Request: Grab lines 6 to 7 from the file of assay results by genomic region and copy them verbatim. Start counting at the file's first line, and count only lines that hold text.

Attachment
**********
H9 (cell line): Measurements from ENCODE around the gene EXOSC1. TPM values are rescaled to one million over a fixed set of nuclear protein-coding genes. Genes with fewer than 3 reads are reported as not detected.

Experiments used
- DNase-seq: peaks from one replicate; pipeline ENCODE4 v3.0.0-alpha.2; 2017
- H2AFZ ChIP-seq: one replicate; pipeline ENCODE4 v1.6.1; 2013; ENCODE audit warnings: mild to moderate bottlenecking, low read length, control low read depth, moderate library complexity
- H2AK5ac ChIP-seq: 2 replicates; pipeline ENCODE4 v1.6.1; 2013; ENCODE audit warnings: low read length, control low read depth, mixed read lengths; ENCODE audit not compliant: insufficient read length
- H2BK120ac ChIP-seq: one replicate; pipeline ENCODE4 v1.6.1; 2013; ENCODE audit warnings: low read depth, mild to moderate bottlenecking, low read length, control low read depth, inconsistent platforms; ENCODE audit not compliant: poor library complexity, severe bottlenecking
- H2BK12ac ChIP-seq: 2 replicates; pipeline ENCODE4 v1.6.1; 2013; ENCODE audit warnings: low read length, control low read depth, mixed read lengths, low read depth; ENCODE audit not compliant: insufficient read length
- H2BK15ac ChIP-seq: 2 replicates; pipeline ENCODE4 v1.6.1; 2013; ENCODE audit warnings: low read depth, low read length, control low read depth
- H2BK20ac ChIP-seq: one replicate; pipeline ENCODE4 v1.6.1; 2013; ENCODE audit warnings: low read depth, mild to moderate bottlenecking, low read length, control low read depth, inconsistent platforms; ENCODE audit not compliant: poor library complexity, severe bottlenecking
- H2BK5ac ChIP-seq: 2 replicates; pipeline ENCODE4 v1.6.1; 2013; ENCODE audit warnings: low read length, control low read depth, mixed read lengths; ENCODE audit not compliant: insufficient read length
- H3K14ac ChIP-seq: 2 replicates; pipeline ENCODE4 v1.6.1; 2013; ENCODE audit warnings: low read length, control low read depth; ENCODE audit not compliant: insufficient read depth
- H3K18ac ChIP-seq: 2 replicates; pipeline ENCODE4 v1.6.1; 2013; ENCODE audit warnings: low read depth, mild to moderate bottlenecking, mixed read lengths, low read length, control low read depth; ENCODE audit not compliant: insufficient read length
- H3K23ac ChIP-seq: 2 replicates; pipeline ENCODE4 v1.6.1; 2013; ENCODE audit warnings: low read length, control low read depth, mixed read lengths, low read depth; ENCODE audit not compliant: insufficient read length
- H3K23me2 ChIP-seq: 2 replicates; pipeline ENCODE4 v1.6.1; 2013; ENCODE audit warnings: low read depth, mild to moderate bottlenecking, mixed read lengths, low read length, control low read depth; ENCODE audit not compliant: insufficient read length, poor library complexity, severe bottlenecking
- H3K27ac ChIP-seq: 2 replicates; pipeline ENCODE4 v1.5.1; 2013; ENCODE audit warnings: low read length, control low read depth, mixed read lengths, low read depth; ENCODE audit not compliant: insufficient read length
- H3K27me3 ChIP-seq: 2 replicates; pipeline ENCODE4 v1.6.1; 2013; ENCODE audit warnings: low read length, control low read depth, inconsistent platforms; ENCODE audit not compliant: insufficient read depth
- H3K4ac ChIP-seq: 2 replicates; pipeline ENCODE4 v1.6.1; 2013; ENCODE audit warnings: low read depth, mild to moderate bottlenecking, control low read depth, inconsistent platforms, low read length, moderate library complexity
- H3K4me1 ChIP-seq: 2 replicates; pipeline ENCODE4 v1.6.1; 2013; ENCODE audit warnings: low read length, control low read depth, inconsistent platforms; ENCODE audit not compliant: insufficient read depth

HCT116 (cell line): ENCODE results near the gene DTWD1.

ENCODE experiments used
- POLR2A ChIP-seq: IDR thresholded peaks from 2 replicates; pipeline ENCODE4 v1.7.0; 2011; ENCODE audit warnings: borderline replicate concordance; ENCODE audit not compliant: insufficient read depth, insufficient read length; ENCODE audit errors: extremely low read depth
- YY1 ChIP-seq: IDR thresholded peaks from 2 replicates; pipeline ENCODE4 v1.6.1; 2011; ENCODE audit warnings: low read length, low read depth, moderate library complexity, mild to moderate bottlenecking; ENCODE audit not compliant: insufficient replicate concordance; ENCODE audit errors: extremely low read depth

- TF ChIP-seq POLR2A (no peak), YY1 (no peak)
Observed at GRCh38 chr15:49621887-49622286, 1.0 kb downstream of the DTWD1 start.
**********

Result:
- H2BK120ac ChIP-seq: one replicate; pipeline ENCODE4 v1.6.1; 2013; ENCODE audit warnings: low read depth, mild to moderate bottlenecking, low read length, control low read depth, inconsistent platforms; ENCODE audit not compliant: poor library complexity, severe bottlenecking
- H2BK12ac ChIP-seq: 2 replicates; pipeline ENCODE4 v1.6.1; 2013; ENCODE audit warnings: low read length, control low read depth, mixed read lengths, low read depth; ENCODE audit not compliant: insufficient read length